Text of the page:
By Lonnie Wilkey
JACKSON — With so many alleged and actual cases of sexual misconduct rampant in today’s society, ministers must be intentional in protecting their ministries, said Tony Rankin.
“The increasing number of ministers who have their lives affected by inappropriate relationships has probably already hit somebody you know,” observed Rankin, a clinical therapist and minister of pastoral care at First Baptist Church, Nashville.
“It may have included texting, pornography, or other alluring behaviors. We live in a sexually explosive and exploitive society,” Rankin said.
Rankin led a breakout session during The Summit in Jackson on “Protecting Your Ministry in the Sexual Misconduct Avalanche Today.”
“We lived in a crazed society,” he observed. “We are all fair game.”
He cautioned ministers and their spouse to be extremely cautious, even with “seemingly unimportant decisions.” Those decisions can include friendships, how you greet people, placing yourself in positions such as riding in a car with someone of the opposite sex, messages on social media outlets, and numerous other decisions, he said.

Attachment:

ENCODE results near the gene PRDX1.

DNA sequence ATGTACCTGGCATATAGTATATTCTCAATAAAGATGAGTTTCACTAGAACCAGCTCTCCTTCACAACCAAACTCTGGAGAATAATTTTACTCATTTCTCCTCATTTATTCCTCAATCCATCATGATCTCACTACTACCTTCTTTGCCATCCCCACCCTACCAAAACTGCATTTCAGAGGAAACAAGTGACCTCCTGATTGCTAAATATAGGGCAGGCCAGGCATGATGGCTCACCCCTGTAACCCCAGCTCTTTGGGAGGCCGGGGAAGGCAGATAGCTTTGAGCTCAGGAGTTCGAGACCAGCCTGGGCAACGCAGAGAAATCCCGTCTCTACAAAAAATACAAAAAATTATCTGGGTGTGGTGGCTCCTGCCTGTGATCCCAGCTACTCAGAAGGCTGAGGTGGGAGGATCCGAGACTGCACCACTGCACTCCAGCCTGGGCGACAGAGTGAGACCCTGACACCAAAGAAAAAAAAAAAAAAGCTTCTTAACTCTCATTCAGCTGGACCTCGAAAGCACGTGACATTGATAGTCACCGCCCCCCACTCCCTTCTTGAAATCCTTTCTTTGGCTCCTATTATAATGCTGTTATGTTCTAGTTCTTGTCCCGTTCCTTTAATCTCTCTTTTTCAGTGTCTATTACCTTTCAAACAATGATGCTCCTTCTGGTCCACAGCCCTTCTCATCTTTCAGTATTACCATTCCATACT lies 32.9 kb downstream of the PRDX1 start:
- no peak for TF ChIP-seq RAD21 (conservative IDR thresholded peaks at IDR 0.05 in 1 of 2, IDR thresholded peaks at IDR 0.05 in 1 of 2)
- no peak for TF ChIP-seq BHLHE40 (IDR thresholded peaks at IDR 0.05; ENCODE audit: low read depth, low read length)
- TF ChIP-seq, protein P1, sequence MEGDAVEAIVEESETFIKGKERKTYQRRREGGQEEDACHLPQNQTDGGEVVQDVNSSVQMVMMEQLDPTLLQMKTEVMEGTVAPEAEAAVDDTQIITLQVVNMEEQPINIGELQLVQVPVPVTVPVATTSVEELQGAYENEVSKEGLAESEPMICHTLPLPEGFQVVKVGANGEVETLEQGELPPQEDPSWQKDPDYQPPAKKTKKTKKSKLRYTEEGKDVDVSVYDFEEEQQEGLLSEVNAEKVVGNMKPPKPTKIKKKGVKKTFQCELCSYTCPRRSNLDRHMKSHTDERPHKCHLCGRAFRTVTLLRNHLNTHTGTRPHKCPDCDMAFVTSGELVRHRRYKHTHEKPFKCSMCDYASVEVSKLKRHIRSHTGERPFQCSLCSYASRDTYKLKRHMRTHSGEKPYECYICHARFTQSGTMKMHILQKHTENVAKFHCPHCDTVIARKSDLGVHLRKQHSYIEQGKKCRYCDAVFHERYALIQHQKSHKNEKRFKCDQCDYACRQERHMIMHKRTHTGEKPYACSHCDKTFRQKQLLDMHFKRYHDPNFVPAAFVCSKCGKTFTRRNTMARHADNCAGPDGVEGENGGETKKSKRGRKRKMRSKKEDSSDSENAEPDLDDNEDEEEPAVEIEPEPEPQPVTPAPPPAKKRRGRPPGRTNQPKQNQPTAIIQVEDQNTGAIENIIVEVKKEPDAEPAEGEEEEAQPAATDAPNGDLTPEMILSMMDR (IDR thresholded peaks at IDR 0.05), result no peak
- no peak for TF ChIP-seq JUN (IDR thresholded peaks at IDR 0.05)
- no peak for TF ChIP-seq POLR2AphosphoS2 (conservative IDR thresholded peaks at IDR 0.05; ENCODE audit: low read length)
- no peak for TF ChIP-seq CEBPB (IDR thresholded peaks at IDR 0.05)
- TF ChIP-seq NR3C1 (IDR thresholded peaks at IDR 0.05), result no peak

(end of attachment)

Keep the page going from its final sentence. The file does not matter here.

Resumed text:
Rankin noted that an avalanche can be triggered by something relatively small and snowball out of control.
The Nashville-based counselor offered several “trigger points” that could lead to a sexual misconduct avalanche.
• Freedom from criticism. People often try to escape criticism, either from the church or family, and can be tempted by pornography or non-marriage relationships, Rankin said.
• Ease of facelessness and anonymity. A lot of men and women get sucked into the lure of pornography because it is anonymous, he suggested.
• The dream of desirability and the attractiveness of no rejection. Rankin said people tend to fear rejection, making it easier to be lured to another person.
• The lure of acceptance. People have “a desire to be accepted,” Rankin observed.
• Relief from stress. Rankin observed the irony of this trigger “Sexuality appears to be a relief from stress, but I have yet to find a person who becomes stress free by using pornography or having an extramarital affair,” he said.
Other trigger points can include the “rush” of keeping a secret, satisfaction of sexual appetite and avoiding boredom, Rankin added.
When asked by a breakout participant of proactive steps to take, Rankin advised ministers to be transparent with their congregations.
Make sure your church knows that sexual misconduct issues are being discussed and that there are things you won’t do. “We take care of ourselves by talking about it,” Rankin said.
He encouraged the use of cameras throughout the church. “The more people watching you, the more protected you are.”
Rankin acknowledged that it is “nearly impossible” to stop accusations. “We can’t stop accusations from happening, but we can do what we can to make sure there’s nothing to those accusations,” he said. B&R